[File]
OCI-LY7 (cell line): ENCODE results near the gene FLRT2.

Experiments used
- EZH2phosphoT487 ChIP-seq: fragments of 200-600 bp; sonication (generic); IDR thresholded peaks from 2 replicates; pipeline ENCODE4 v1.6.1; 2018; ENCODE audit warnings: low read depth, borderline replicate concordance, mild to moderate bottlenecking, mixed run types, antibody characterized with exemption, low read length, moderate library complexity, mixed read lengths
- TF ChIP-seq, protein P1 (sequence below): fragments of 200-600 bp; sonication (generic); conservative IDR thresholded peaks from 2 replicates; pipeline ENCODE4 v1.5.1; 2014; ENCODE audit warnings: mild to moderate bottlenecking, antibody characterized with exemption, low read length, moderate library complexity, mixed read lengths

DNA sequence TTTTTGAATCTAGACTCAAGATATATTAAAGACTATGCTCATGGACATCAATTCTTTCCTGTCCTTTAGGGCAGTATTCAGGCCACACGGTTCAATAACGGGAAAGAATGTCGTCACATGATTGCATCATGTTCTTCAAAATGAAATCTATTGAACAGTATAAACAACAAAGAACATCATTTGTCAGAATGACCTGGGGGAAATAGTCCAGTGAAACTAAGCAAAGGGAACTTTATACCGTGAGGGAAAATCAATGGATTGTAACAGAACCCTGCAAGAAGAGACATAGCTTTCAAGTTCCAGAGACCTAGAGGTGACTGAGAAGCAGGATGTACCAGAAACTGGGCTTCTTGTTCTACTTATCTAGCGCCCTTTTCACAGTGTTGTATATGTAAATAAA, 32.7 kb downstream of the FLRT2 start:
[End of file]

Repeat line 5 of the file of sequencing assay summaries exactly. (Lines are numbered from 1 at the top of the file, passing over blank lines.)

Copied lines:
DNA sequence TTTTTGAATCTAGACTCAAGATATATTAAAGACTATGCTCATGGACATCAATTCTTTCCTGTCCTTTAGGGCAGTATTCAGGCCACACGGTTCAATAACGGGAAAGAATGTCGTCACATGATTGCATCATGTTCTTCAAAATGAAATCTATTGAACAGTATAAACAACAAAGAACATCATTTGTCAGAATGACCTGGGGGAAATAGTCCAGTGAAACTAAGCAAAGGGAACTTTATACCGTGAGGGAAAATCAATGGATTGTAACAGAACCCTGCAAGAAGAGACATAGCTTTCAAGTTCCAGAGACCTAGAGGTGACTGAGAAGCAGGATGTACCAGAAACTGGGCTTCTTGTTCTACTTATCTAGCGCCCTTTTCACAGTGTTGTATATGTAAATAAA, 32.7 kb downstream of the FLRT2 start: